Stress and your energy bucket


RUNNING ON EMPTY? We are living in psychologically stressful times, which can be a serious drain on our energy reserves.

Andrew O'Brien

‘How are youse goin’ wif it, orright?’ If that seems a hard question to understand, imagine being asked by a bloke with a nasal drawl and speaking out of the corner of his mouth to keep the flies out.
Years ago, my sisters and I spent a summer working in a vineyard near our home in Australia. Every morning, the boss would greet everyone with the same question, and most of us answered with a variation on ‘Oh yeah, mate, orright’. Admittedly, there aren’t many variations available, but we tried.
While you’re not likely to be bumping into a dusty blend of uni students, seasonal workers and semi-retired folks standing under a gumtree these days, the question is a good one. How are you going with it? Alright? I’d be surprised at the moment if many folks are doing much better than alright, given the uncertainties around health, work and finances that our new reality entails.
What can we do to at least stay alright? Now seems like the right time to talk about stress. Sure, we’re all under psychological stress at the moment, some of us will manage better, and some just differently.
Stress, though, isn’t just a term for the psychologists. In simple terms, a stress can be anything that takes a body away from its happiest homeostatic place, where everything is working smoothly. Some stresses are good and encourage growth – think exercise, and some are bad – think pain.
All stressors require us to use some energy to recover. Hans Selye, the father of stress physiology, was quoted as saying ‘every stress leaves an indelible scar, and the organism pays for its survival after a stressful situation by becoming a little older’. Crikey, how old are we all going to feel at the end of this?
When discussing stress with clients, I like to talk about buckets. Imagine you have a bucket full of liquid energy. That bucket has a tap at the bottom that lets out a bit of energy each day in response to stress, how much the tap lets out is dictated by how many different stressors you are subjected to, and how significant they each are. The bucket can be refilled by another tap over the course of the day or week. If we can keep a decent amount of energy in the bucket, we’re ok. If we let it run too low and for too long, things aren’t so good.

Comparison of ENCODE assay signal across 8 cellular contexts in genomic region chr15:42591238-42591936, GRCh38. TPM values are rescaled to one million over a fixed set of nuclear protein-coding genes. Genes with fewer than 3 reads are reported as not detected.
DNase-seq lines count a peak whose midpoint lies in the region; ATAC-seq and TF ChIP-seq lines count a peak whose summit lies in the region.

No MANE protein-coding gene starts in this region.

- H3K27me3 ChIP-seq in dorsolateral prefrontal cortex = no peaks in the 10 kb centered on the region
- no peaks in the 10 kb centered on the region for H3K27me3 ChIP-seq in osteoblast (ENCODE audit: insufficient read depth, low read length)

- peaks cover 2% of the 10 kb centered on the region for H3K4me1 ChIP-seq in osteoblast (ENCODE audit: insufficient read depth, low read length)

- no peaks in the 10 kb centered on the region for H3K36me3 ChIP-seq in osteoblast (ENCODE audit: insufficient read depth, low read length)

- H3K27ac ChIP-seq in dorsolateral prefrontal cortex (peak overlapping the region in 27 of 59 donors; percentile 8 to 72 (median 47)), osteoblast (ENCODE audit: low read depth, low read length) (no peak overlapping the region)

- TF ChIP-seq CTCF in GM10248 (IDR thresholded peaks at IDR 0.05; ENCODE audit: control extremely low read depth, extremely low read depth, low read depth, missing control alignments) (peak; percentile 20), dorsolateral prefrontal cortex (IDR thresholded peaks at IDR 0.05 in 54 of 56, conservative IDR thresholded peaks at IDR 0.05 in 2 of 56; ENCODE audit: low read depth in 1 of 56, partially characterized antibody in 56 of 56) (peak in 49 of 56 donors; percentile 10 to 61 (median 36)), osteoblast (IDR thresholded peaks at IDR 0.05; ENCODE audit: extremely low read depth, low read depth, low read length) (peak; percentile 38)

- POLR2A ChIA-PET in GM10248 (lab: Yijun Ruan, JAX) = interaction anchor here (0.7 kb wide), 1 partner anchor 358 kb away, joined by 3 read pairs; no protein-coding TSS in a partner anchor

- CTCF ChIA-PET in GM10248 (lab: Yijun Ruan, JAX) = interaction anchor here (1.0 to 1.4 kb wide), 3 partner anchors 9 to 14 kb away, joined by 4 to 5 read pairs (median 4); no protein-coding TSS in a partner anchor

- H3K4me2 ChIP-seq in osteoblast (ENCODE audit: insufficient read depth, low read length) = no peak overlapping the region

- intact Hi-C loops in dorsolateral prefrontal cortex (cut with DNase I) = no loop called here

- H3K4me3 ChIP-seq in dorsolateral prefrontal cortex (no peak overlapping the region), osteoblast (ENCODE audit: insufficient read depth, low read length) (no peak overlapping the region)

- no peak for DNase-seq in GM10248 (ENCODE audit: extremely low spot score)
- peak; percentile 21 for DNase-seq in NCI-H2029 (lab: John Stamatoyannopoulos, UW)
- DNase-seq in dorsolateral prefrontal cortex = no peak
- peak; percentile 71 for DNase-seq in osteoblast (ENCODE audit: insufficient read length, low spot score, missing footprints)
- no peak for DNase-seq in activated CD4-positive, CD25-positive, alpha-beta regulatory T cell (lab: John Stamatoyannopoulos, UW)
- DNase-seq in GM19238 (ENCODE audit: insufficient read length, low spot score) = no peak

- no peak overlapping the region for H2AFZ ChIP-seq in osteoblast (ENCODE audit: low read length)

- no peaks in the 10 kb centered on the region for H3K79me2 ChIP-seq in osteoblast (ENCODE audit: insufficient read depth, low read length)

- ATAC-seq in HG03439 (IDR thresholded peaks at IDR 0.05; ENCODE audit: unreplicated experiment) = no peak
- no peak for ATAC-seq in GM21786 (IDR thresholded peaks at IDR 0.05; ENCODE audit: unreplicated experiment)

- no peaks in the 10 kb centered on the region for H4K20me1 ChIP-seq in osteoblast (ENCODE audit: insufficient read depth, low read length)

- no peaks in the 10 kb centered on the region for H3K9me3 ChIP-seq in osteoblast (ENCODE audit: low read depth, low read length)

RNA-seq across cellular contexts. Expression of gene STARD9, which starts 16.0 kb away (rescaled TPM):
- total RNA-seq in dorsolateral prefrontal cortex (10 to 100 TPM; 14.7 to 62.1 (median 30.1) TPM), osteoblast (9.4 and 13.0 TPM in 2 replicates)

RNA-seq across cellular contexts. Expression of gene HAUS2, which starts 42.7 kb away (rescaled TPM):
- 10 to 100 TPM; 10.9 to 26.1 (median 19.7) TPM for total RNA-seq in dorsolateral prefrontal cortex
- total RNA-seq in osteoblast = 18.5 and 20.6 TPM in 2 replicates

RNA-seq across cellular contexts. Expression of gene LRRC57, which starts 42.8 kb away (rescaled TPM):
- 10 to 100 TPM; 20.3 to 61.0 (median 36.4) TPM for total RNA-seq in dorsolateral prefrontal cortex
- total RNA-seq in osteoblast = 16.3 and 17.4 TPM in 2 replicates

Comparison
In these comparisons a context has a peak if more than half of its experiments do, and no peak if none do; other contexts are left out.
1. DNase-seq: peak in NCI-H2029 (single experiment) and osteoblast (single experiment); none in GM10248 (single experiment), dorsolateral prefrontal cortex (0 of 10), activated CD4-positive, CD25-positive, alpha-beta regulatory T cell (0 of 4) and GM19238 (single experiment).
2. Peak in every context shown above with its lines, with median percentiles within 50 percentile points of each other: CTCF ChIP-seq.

The stress hormones, adrenaline and cortisol are useful stimulants in the short term, regulating our basic fight or flight response, but continuously raised levels over the longer term are associated with weight gain, chronic illness, mental-health problems and insomnia.
What drains the bucket? In basic terms, anything relatively negative. Hunger, lack of sleep, extreme temperatures, significant psychological worries, poor diet, extreme exercise (but also not enough exercise) are obvious examples. The bucket is refilled by shelter, sleep, food, relatively gentle exercise and having our psychological needs met, among other things.
The difficult challenge in times like these is getting our balance right. How many things are draining the bucket, and by how much, is important to consider. We are living in psychologically stressful times; there is uncertainty for many of us over health and finances, not being able to see family and friends and having everyone in the house all day. At present, it seems there is nothing happening beyond this cursed virus, so we can’t even escape by watching football or Love Island.
It’s easy to think, then, that a good hard training session or run might help, to blow the cobwebs out and release some stress. But do you really want to drain more from your precious bucket right now?
Considering that there are no matches or races for the foreseeable future, perhaps some relatively gentle, base-building type exercise might be a better option. While we are allowed to get out, try easy runs or cycles, or just taking the dog for a walk. When the seemingly inevitable lockdown comes, YouTube is full of yoga, Pilates and stretching workouts – and skipping ropes work anywhere, regardless of internet connection.
Beyond the exercise, remember to eat well and to get enough sleep. Keep the kids entertained but not overworked; they’re stressed as well remember. Oh, and think of your mates. Pick up your phone, give someone a call and see how they’re goin’ wif it. Orright?

Andrew O’Brien is a chartered physiotherapist and the owner of Wannarun Physiotherapy and Running Clinic at Westport Leisure Park. He can be contacted on 083 1593200 or at